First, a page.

My first column in this series for Network World debuted in December 1992. Due to the changing nature of publishing in this Internet-impacted world, this is about the 809th and last column.
Stories by Scott Bradner
If one were to believe the blogs, the recently released 84-page report from The Commission on the Theft of American Intellectual Property is full of dumb ideas, proposed by people who have no idea about intellectual property. But the report is actually quite well done, specifically identifying real problems, including the inaccurate estimates of losses from the theft of copyrighted works, and proposing specific solutions, some of which might actually work.
In early May President Obama signed an executive order that makes "Open and Machine Readable the New Default for Government Information".
Some things never happen the way that us pundits expect. Back on Independence Day in 1999 I wrote this about government taxing the purchase of goods over the Internet: "I fully believe in the ingenuity of the government when it comes to imposing taxes. We will be paying these taxes soon." Well, "soon" has not happened yet, but maybe it is getting closer.
It seems to be passe to be solid these days. The latest example of this is the just-announced OpenDaylight project, in which a bunch of the biggest names in computing and networking have gotten together to push an open source development effort to support software-defined (i.e., virtual) networking under the umbrella of the Linux Foundation.
I use Google Docs as part of my day job. On one recent morning I accessed a file and updated it but when I went back a short time later I got a "502" error page -- something had gone amok in Google land. Everything seemed to work when I tried a few hours later, but the incident was a forceful reminder of one of the important features of cloud services -- when they go down so do you.
One of the big problems standing in the way of getting anything that remotely resembles a concern among Internet companies for the privacy rights of their customers is that there has been no business reason for any such concern. That may be changing, but don't bet big on the possibility.
Joe Lieberman (I-Conn.) retired in January after quite a colorful two-dozen years in the U.S. Senate. One of the major issues he pushed for during his last few years in office was protection of the U.S. critical infrastructure. Along with Sen. Susan Collins (R-Maine), Lieberman put forth a series of bills aimed at requiring some level of protection for such infrastructure, the last of these being voted down in November.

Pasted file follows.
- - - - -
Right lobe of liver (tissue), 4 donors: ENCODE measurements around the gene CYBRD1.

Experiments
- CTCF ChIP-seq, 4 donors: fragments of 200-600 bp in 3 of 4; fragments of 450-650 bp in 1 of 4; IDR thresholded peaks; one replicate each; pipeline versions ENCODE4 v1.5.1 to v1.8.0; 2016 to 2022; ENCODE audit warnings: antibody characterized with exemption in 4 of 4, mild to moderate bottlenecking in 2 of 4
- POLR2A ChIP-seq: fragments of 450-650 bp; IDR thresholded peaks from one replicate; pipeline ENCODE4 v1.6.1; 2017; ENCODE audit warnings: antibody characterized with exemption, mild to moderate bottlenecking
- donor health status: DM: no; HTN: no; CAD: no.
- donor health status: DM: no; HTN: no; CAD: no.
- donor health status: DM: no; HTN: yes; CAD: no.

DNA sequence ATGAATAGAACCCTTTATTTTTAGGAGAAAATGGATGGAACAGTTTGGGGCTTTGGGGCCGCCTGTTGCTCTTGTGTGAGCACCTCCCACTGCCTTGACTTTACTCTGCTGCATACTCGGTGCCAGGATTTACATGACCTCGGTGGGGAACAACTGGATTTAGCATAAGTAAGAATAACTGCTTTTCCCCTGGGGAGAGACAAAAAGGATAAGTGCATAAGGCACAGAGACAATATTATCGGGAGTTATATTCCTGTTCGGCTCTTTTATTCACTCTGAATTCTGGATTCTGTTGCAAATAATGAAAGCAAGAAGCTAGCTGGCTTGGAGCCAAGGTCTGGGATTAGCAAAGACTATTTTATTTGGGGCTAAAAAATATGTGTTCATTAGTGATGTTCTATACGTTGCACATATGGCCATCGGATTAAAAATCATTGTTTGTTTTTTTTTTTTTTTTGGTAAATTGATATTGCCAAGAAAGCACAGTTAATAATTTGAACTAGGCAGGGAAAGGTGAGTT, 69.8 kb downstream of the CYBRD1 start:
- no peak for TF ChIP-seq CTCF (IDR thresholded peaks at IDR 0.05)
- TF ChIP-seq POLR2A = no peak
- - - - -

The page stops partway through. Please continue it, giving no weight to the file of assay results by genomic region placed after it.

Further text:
It has now been just about a year since the Obama administration put forth its online privacy blueprint. In spite of a title on the announcement that insisted "We Can't Wait," not much has happened since the blueprint was published. Meanwhile, things are heating up on the online privacy front in Europe, and the contrast between the United States and European viewpoints is and is not stark.
I had already submitted my last column when I heard about Aaron Swartz's death. Some might say that it's too late to comment on this story since the crowd has moved on, but it's never too late to write about someone you knew.
Going into last month the future of the Internet, to borrow a phrase from the great film noir movie "A Touch of Evil," looked like it may have been all used up. The feeling of the traditional telephone folk and controlling governments was that the Internet had done just about enough of this changing the future stuff -- thanks very much -- now it was time for a bit of control. But the World Conference on International Telecommunications (WCIT) in Dubai did not turn out quite the way that those who would control the Internet wanted. Nor, did the WCIT turn out quite the way that those of us who wanted a more hands-off future would have liked.
A good (or was it bad) chunk of 2012 in Internet-land was spent dreading and getting ready for the ITU World Conference on International Telecommunications (WCIT) in Dubai that will conclude about the time this column is published. (See "The Internet has escaped the ax, at least in the US, at least for now"; "When does free mean none?"; "The non-Internet that never was but might be"; "US Congress passes another resolution opposing UN Internet takeover.") But the year was not all focused on the spectre of a United Nations takeover of the Internet.
The Internet as we know it might never have happened if the Comite Consultatif International Telephonique et Telegraphique (CCITT) had not turned down the offer of TCP/IP from Vint Cerf and other Internet pioneers about 35 years ago.
Regular as clockwork -- just after an election which generated far too many stories of people waiting far too long to vote (and far too many local election officials saying that everything went fine and that there were no problems) -- come the calls for voting via the Internet. The press wonders if we are a third-world country, politicians posture and most security experts say "don't go there."
The Copyright Clause in the U.S. Constitution reads: "To promote the Progress of Science and useful Arts, by securing for limited Times to Authors and Inventors the exclusive Right to their respective Writings and Discoveries." The copyright part of this clause -- the part referring to authors -- has become a stick to bludgeon technology, not just to protect authors' rights.